Next have you heard of antibodies?  Are you familiar with how they come about?  Again, a brief snapshot.  Antibodies are part of the second line of defense in our immune system.  SIgA is the first line involved in the elimination of ‘invaders’.  When these invaders make their way through the lining of the digestive tract(such as when Zonulin opens the door) antibodies come into the scene.  Can you see where this is headed and how this is tied to autoimmunity?

So, we have antibodies getting made and foreign invaders attaching to things where they shouldn’t and our body decides to do what it can to eliminate the offender despite the collateral damage!  It is rather fascinating how we are made!

In addition to all of this histamines and allergies come on the scene…  I said I was going to keep this brief so will leave it at that… Things start to go downhill and the circling domino effect magnifies… Autoimmunity takes hold…

zonulin related disease illustration

What can we do about abnormal findings?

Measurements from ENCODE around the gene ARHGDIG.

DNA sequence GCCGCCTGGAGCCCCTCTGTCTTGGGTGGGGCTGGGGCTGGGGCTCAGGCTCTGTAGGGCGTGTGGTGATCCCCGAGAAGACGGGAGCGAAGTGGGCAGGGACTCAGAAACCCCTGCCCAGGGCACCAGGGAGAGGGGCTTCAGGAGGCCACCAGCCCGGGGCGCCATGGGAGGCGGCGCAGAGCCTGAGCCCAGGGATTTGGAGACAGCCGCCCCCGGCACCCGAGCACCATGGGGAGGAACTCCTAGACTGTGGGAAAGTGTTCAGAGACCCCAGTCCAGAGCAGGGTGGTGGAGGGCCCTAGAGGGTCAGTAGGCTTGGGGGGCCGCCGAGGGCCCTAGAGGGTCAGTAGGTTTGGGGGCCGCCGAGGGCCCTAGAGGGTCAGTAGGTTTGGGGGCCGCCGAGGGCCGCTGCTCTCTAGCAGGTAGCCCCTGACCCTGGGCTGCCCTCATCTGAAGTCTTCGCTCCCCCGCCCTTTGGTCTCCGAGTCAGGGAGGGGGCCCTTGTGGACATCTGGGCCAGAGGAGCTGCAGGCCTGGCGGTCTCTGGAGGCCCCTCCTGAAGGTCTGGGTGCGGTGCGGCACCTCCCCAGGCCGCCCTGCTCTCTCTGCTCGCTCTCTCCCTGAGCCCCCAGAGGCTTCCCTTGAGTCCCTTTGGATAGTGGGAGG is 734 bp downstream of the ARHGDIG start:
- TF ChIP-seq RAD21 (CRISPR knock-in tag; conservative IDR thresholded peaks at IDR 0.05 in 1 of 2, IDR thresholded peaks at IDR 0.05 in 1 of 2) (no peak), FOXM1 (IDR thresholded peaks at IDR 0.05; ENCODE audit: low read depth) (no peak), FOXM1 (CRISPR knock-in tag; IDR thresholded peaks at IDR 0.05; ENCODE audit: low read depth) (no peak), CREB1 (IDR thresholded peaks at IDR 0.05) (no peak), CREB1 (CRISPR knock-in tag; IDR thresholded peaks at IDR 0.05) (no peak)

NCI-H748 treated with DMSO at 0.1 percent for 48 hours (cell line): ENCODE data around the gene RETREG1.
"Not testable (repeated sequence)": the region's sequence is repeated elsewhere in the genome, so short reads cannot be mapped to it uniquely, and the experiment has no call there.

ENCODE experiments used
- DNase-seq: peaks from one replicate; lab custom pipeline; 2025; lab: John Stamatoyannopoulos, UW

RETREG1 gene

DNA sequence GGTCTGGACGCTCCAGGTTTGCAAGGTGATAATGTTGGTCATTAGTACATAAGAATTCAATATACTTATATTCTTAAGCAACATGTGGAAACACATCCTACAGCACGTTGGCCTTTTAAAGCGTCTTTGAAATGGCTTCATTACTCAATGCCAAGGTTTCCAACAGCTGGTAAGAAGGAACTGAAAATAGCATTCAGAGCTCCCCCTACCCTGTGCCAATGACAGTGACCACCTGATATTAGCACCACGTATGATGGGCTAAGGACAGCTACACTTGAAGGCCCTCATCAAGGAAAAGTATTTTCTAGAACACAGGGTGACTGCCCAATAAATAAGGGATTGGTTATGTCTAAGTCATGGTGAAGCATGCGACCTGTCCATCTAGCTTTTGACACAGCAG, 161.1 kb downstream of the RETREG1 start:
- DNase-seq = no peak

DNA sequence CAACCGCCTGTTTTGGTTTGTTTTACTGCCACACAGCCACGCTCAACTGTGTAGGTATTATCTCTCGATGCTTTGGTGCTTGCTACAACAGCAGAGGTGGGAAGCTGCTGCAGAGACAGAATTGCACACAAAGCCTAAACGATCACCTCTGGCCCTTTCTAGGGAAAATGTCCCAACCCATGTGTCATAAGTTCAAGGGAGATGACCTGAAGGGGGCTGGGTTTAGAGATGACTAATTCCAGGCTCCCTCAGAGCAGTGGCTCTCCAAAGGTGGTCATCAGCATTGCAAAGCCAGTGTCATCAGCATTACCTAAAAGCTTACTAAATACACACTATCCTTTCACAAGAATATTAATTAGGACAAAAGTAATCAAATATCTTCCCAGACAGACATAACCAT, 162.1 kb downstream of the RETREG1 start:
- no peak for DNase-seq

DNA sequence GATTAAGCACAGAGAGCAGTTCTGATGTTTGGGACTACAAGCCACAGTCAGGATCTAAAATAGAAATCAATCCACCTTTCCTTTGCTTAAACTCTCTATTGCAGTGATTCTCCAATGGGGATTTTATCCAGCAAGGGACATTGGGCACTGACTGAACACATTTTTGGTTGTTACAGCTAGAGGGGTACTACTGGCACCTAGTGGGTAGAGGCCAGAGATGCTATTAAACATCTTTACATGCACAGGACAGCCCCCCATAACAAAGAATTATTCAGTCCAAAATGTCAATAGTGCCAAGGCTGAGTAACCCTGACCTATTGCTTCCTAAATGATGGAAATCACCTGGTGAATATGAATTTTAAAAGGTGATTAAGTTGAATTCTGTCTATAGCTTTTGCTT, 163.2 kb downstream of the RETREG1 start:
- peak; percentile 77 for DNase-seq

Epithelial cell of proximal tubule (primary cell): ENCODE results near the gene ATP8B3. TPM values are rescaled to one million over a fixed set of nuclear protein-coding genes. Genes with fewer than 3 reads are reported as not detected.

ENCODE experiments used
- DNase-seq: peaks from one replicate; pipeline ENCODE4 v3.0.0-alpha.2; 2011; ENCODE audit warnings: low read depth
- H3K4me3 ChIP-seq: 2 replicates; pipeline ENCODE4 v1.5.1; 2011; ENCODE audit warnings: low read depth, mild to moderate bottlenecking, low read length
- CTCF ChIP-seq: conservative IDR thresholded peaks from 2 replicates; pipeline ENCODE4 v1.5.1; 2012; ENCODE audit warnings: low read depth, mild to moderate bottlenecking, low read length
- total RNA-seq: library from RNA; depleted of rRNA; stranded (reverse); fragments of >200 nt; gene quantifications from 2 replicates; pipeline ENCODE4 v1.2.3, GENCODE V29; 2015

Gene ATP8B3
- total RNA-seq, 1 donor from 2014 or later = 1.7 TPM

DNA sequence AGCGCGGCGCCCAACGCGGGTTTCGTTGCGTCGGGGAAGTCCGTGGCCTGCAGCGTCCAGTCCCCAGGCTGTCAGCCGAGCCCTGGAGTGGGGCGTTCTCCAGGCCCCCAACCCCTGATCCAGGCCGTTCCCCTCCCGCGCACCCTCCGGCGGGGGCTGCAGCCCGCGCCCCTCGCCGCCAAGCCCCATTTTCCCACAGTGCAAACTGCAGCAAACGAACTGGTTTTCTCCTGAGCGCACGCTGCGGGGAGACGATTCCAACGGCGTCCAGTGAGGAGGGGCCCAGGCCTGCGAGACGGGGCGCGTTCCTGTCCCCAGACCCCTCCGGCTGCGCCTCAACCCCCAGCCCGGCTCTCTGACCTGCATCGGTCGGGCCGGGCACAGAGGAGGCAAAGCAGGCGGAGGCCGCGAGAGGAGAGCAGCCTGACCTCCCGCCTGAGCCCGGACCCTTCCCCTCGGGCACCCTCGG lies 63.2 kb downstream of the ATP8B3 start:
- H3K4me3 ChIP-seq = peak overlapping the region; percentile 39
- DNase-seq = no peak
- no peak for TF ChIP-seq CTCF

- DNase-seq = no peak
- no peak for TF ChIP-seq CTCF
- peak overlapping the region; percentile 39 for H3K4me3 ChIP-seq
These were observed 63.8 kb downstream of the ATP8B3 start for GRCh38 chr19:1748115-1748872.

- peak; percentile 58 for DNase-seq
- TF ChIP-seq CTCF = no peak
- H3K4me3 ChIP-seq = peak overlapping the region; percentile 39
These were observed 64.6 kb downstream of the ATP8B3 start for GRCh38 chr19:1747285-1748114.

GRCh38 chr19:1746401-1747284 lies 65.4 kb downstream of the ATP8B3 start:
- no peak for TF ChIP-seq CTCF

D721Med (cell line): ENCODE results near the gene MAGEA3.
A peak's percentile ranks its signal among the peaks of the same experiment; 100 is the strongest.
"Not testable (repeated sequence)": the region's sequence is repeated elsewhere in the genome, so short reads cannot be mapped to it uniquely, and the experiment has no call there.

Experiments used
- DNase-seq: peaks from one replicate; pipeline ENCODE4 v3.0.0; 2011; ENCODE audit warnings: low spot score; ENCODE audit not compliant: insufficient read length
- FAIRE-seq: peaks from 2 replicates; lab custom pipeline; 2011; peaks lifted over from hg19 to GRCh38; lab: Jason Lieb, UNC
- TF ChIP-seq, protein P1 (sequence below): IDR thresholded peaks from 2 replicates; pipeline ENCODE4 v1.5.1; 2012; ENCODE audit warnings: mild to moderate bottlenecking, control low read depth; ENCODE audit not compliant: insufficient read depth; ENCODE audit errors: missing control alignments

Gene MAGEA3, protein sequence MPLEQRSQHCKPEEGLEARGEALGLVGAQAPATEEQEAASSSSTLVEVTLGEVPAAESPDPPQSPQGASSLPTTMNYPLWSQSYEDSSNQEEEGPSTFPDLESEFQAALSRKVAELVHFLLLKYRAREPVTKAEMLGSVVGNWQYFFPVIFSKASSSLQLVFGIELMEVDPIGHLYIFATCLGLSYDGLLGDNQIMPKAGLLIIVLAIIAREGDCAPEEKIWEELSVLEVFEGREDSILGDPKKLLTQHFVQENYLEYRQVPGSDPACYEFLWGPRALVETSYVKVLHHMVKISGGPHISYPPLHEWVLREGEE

Ah, the million dollar question!!!  I wish I had the answer you are looking for, the fact is there isn’t a one size fits all solution.  This is why those of us with autoimmune conditions often find ourselves spinning in circles trying this protocol and that protocol.  For instance, overall those with MS find Wahls protocol effective, others may find Autoimmune Paleo effective or perhaps SCD(Specific Carbohydrate Diet).  Some may need to tweak and eliminate FodMAPs, Histamines or Nightshades…

We find relief in one area and think we are on the road to healing then have another ‘episode’. What you do for your T1 Diabetic condition may be different than what needs to happen for my T1D son.  This is where these three tests can be very valuable! We know ‘leaky gut’ is associated with autoimmune diseases, so the challenge is to find the breach and fix it.  Is it due to low DAO?  Perhaps its an abundance of Zonulin?  What about a combination of the two?  This is where partnering with a functional practitioner is invaluable. We can help you identify patterns and nuances specific to your situation.   We have to look at all the clues given us, these three markers are just three of the many clues to your ‘health mystery’.

I would love to be able to tell you to take this probiotic, that combination of supplements and you go on your happy way to healing. But, one thing I am 10,000% certain of is we are individuals and a restoration of health must be customized!   Are there similarities and common components to the solutions?  Absolutely!!!